About the Advanced Program
Recovery after a marathon should begin almost the minute you exit the finish chute. This 5-week post-marathon training program is designed to help Novice runners heal your wounds and recover as rapidly as possible so you can move on to new goals.
At a glance
Author: Hal Higdon
Length: 5 Weeks
Typical Week: 6 Run, 1 Day Off
Longest Workout: 90 minutes
What do I get?
- Stay on track for marathon recovery with daily tips from Hal in your inbox
- Monitor your progress within TrainingPeaks’ online tools, apps, and wearable integrations
- Access charts and graphs to understand training load
- Tap into TrainingPeaks experience
Hal on his Advanced Program
This post-marathon training program is aimed at Advanced runners, those of you who used either my Advanced 1 or Advanced 2 programs to prepare for your marathon. But even if you used another program designed by yourself or another coach, you can benefit from the following advice.
First, hold a mirror up to the final three weeks of either of my advanced programs. That is exactly how you want to train (or not train) for the next several weeks. You might call this a reverse taper. Respect the mirror. It will help you rejuvenate your body and (sometimes more important) your mind.
Here is my Post Marathon Training for Advanced runners:
Week 1: The first three days after the marathon, I want you to do nothing. And I mean nothing! Give your body time to recover. I hope, also, that you remembered to schedule a massage for these several post-marathon days. On the fourth day, go for a very short run of about 2 miles. If your muscles object, stop and walk. If various body parts hurt, do a quick U-Turn and get in the car. You’re not proving anything by running tough. You proved all you needed to prove in the marathon itself. On Friday, do some cross-training to mix things up. Saturday, an easy 3-miler. Finally, go for a 60-minute run. Did I tell you how fast to run? No, I just want you out there on your feet for an hour.
Week 2: Is it time to start training seriously again? Not really. I know it’s hard for an advanced runner to write “0” in your training log, but bear with me for a while, at least to the end of this 5-week program. Even if you have a race scheduled for five weeks after the marathon, or soon after, you will gain no advantage by training hard at this point. Run 3 miles on Wednesday with speedwork Tuesday and Thursday. Friday, take a day off. On the weekend, do a 30-minute tempo run on Saturday and run between 60 and 75 minutes on Sunday. Don’t ask me how far. I don’t want you counting miles this soon.
Week 3: By now recovery should be nearing complete. Please note that I said nearing complete, not near complete. You still have a way to go, but glycogen replenishment for the muscles should be progressing. Some highly trained runners can restore muscle glycogen within a week, according to research by David L. Costill, PhD of the Ball State University Human Performance Laboratory. But other runners might take a month to recover completely. Tip: Maintain the same high-carbohydrate diet you followed going into the marathon. Yes, you need protein (and fats) for recovery, but carbohydrate remains the most important fuel in any well-balanced diet. This week features a few ticks upward in speed or distance. Tempo run 35 minutes. Long run option: 75-90 minutes.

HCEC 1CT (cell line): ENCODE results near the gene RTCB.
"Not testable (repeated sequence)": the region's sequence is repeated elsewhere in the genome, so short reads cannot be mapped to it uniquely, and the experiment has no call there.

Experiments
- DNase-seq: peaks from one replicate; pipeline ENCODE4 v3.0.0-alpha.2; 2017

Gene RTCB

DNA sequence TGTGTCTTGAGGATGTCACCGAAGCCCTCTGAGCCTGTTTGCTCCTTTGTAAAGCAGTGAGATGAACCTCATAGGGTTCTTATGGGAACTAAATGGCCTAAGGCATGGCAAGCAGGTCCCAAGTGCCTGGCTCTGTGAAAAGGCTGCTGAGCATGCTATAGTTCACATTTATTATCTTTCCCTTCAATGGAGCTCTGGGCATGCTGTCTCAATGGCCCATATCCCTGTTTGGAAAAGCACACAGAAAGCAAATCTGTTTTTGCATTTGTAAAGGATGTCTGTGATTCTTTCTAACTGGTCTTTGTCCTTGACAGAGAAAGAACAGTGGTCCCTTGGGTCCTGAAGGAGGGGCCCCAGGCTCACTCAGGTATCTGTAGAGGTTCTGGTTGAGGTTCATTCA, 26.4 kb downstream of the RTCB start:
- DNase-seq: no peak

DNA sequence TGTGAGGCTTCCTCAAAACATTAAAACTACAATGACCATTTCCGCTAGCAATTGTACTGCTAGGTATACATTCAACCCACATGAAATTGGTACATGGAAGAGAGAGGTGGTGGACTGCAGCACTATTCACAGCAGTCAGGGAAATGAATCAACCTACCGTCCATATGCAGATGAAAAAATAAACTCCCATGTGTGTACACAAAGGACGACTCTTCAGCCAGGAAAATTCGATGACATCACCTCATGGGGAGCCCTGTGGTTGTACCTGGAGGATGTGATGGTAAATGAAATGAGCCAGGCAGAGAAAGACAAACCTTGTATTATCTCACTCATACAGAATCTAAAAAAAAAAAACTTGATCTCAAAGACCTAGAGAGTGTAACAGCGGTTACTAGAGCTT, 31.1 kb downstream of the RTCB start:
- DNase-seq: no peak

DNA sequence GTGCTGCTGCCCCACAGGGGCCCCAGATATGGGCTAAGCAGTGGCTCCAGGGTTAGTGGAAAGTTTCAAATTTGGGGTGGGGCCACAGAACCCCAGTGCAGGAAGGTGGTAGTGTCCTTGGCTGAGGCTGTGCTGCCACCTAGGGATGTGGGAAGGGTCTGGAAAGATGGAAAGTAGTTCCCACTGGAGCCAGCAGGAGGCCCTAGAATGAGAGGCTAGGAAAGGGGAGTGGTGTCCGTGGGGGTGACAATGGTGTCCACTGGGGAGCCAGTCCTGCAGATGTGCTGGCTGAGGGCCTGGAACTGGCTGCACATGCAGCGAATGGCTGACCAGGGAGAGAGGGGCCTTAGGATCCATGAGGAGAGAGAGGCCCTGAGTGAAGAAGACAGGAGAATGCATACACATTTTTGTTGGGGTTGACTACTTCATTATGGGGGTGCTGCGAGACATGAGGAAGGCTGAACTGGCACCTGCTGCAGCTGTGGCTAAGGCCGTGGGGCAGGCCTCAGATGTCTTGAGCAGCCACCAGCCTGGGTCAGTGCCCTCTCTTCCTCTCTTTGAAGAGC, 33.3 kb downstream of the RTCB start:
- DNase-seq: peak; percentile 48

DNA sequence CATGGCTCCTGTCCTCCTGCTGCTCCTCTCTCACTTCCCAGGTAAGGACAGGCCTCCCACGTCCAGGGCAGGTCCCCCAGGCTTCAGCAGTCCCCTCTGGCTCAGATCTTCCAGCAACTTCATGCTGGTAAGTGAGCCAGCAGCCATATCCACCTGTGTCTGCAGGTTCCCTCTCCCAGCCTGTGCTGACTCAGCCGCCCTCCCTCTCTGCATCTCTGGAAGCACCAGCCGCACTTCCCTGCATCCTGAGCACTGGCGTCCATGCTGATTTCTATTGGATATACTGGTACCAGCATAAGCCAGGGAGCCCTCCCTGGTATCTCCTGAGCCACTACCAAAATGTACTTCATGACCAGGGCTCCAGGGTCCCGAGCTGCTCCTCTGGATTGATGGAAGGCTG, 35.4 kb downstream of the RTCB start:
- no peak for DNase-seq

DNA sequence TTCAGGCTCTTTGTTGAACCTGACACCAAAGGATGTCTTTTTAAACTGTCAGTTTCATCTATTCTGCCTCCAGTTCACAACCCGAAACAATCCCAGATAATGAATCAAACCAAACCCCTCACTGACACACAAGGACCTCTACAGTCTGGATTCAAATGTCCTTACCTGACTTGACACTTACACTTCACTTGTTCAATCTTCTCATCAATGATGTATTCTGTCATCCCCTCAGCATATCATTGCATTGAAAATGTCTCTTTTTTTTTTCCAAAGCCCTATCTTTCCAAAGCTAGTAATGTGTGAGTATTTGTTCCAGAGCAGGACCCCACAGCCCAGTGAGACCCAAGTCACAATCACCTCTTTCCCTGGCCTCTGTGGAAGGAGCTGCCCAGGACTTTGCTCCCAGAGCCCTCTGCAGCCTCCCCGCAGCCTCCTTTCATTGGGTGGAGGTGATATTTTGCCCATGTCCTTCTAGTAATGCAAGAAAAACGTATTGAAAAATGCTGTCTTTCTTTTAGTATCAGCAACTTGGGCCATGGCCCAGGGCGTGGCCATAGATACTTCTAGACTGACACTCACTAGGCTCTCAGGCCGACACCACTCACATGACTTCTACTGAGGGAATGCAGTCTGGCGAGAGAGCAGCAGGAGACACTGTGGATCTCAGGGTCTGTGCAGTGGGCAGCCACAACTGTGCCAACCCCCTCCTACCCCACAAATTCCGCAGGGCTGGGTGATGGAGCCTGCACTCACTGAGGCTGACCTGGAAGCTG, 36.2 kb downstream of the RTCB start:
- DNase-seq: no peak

Week 4: In this fourth recovery week, we are getting closer to at least the same mid-week training you followed leading into the marathon. Two 5-milers on Monday and Wednesday with speedwork the next day after each. Rest on Friday, a 40-minute tempo run on Saturday. Ninety minutes on Sunday for the long run. Did you do any strength training during your marathon build-up? If you have not gone back to the gym in the last week or two, consider once more strength training. As with running, however, keep the workout easy. Pump less iron than you might otherwise do.
Week 5: With recovery and my five-week program almost complete, consider a return to racing. The race distance could be 5K; it could be a full distance (13.1) half marathon. I suggest this only because for motivational purposes, it is often good to have goals. You don’t need to race flat out. Particularly if your end-of-the-tunnel race chosen is a half marathon, you might want to simply “run” the distance rather than “race” the distance. That means, picking a pace much slower than your fitness level at this point would dictate.
Post Marathon Training plan complete? You are now free to pick any one of my other training programs for your next race.
|1||Rest||Rest||Rest||2 mi jog||Cross||3 mi run||60 min run|
|2||3 mi run||4 x 400 (5-K pace)||3 mi run||3 x mile (mar pace)||Rest||30 min tempo||60-75 min run|
|3||4 mi run||6 x 400 (5-K pace)||4 mi run||3 x mile (10-K pace)||Rest||35 min tempo||75-90 min run|
|4||5 mi run||8 x 400 (5-K pace)||5 mi run||3 x mile (5-K pace)||Rest||40 min tempo||90 min run|
|5||5 mi run||3 x 800 (5-K pace)||5 mi run||30 min tempo||Rest||Rest||Race|
|1||Rest||Rest||Rest||3.2 km jog||Cross||4.8 km run||60 min run|
|2||4.8 km run||4 x 400 (5-K pace)||4.8 km run||3 x 1.6 km (mar pace)||Rest||30 min tempo||60-75 min run|
|3||6.4 km run||6 x 400 (5-K pace)||6.4 km run||3 x 1.6 km (10-K pace)||Rest||35 min tempo||75-90 min run|
|4||8.1 km run||8 x 400 (5-K pace)||8.1 km run||3 x 1.6 km (5-K pace)||Rest||40 min tempo||90 min run|
|5||8.1 km run||3 x 800 (5-K pace)||8.1 km run||30 min tempo||Rest||Rest||Race|